For many, King Tut embodies ancient Egypt’s glory, because his tomb was packed with the glittering wealth of the 18th Dynasty, which ruled from 1569 to 1315 B.C.

 

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Ghirardelli, Russel Stover Fined over Chocolate Packaging

Ghirardelli and Russell Stover have agreed to pay $750,000 in fines after prosecutors in California said they offered a little chocolate in a lot of wrapping.

Prosecutors in Sacramento, San Joaquin, Shasta, Fresno, Santa Cruz and Yolo counties sued the candy makers, alleging they misled consumers by selling chocolate products in containers that were oversized or “predominantly empty.”

Prosecutors also alleged that Ghirardelli offered one chocolate product containing less cocoa than advertised.

The firms didn’t acknowledge any wrongdoing but agreed to change their packaging under a settlement approved earlier this month. Some packages will shrink or will have a transparent window so consumers can look inside.

San Francisco-based Ghirardelli and Kansas City-based Russell Stover are owned by a Swiss company, Lindt & Sprungli.

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Apple Busts Facebook for Distributing Data-Sucking App

Apple says Facebook can no longer distribute an app that paid users, including teenagers, to extensively track their phone and web use.

In doing so, Apple closed off Facebook’s efforts to sidestep Apple’s app store and its tighter rules on privacy.

The tech blog TechCrunch reported late Tuesday that Facebook paid people about $20 a month to install and use the Facebook Research app. While Facebook says this was done with permission, the company has a history of defining “permission” loosely and obscuring what data it collects.

“I don’t think they make it very clear to users precisely what level of access they were granting when they gave permission,” mobile app security researcher Will Strafach said Wednesday. “There is simply no way the users understood this.”

He said Facebook’s claim that users understood the scope of data collection was “muddying the waters.”

Facebook says fewer than 5 percent of the app’s users were teens and they had parental permission. Nonetheless, the revelation is yet another blemish on Facebook’s track record on privacy and could invite further regulatory scrutiny.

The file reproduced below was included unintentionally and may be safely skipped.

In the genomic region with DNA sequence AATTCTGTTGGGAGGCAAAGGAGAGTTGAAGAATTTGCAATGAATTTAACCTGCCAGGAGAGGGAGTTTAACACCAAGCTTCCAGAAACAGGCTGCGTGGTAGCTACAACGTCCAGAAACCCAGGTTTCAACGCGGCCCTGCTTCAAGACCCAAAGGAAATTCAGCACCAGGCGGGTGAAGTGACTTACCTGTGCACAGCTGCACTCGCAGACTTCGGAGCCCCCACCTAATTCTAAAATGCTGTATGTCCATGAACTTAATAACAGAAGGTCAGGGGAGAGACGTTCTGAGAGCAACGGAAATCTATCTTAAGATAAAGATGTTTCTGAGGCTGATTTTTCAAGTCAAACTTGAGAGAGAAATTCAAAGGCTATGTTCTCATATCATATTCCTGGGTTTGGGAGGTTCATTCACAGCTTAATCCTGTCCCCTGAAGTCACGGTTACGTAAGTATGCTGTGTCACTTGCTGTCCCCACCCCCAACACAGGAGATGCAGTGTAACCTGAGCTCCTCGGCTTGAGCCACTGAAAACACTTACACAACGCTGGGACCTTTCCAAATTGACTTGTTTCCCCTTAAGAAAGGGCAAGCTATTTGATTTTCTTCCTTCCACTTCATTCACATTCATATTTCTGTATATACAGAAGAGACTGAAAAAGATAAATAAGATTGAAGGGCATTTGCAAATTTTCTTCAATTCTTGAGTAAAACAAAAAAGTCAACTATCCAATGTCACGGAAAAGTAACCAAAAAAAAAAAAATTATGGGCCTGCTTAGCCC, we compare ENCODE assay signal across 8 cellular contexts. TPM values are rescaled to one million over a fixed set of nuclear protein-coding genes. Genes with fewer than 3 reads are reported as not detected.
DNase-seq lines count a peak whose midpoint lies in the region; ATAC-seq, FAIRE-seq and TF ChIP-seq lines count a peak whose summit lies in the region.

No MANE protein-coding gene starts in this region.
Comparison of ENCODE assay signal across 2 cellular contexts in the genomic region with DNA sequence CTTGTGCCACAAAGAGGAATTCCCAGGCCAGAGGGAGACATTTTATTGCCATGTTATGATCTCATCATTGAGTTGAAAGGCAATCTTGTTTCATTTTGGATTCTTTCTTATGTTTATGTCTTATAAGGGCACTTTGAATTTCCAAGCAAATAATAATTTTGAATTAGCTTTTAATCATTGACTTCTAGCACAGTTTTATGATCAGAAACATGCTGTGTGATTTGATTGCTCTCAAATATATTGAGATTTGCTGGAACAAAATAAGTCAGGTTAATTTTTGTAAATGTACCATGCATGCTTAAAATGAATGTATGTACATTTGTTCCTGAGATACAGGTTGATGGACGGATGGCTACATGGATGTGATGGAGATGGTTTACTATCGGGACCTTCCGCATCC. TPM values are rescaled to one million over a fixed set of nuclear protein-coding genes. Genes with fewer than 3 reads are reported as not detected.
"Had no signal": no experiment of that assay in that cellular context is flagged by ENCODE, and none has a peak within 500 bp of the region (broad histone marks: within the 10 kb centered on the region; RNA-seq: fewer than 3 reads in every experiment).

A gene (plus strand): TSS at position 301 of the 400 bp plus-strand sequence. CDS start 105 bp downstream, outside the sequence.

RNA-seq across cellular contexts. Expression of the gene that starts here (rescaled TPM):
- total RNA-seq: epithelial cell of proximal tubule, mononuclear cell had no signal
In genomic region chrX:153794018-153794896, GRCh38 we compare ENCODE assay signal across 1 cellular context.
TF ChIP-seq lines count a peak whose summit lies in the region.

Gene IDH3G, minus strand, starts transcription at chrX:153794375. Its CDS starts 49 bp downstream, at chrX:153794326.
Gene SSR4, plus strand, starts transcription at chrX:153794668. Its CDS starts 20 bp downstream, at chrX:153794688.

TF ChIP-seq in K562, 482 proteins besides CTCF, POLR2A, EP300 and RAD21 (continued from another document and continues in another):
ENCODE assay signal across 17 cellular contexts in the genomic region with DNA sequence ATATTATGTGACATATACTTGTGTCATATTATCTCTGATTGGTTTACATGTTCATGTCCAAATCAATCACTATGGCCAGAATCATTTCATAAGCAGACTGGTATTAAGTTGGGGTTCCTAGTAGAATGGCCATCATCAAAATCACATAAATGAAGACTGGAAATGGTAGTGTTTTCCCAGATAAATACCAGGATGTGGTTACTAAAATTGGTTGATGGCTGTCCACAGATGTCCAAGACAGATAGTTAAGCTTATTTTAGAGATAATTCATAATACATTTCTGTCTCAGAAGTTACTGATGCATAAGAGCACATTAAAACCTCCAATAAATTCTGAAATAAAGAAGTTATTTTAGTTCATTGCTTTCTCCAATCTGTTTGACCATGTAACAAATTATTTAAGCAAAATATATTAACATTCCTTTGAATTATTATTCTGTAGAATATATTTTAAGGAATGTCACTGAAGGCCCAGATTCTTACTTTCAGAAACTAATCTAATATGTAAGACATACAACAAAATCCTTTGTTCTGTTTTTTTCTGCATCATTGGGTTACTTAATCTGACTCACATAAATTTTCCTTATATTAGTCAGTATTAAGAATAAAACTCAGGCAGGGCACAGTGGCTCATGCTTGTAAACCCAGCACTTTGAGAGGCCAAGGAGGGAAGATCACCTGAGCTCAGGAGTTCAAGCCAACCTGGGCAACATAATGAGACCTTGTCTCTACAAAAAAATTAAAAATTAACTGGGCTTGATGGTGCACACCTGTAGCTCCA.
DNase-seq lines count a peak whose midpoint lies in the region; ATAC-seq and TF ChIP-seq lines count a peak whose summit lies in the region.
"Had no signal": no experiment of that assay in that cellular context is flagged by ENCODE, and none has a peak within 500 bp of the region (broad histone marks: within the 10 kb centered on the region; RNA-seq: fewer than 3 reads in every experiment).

And it comes less than a week after court documents revealed that Facebook allowed children to rack up huge bills on digital games and that it had rejected recommendations for addressing it for fear of hurting revenue growth.

For now, the app appears to be available for Android phones, though not through Google’s main app store. Google had no comment Wednesday.

Apple said Facebook was distributing Facebook Research through an internal-distribution mechanism meant for company employees, not outsiders. Apple has revoked that capability.

TechCrunch reported separately Wednesday that Google was using the same privileged access to Apple’s mobile operating system for a market-research app, Screenwise Meter. Asked about it by The Associated Press, Google said it had disabled the app on Apple devices and apologized for its “mistake.”

The company said Google had always been “upfront with users” about how it used data collected by the app, which offered users points that could be accrued for gift cards. In contrast to the Facebook Research app, Google said its Screenwise Meter app never asked users to let the company circumvent network encryption, meaning it is far less intrusive.

Facebook is still permitted to distribute apps through Apple’s app store, though such apps are reviewed by Apple ahead of time. And Apple’s move Wednesday restricts Facebook’s ability to test those apps — including core apps such as Facebook and Instagram — before they are released through the app store.

Facebook previously pulled an app called Onavo Protect from Apple’s app store because of its stricter requirements. But Strafach, who dismantled the Facebook Research app on TechCrunch’s behalf, told the AP that it was mostly Onavo repackaged and rebranded, as the two apps shared about 98 percent of their code.

As of Wednesday, a disclosure form on Betabound, one of the services that distributed Facebook Research, informed prospective users that by installing Facebook Research, they are letting Facebook collect a range of data. This includes information on apps users have installed, when they use them and what they do on them. Information is also collected on how other people interact with users and their content within those apps, according to the disclosure.

Betabound warned that Facebook may collect information even when an app or web browser uses encryption.

Strafach said emails, social media activities, private messages and just about anything else could be intercepted. He said the only data absolutely safe from snooping are from services, such as Signal and Apple’s iMessages, that fully encrypt messages prior to transmission, a method known as end-to-end encryption.

Strafach, who is CEO of Guardian Mobile Firewall, said he was aghast to discover Facebook caught red-handed violating Apple’s trust.

He said such traffic-capturing tools are only supposed to be for trusted partners to use internally. Instead, he said Facebook was scooping up all incoming and outgoing data traffic from unwitting members of the public — in an app geared toward teenagers.

“This is very flagrantly not allowed,” Strafach said. “It’s mind-blowing how defiant Facebook was acting.”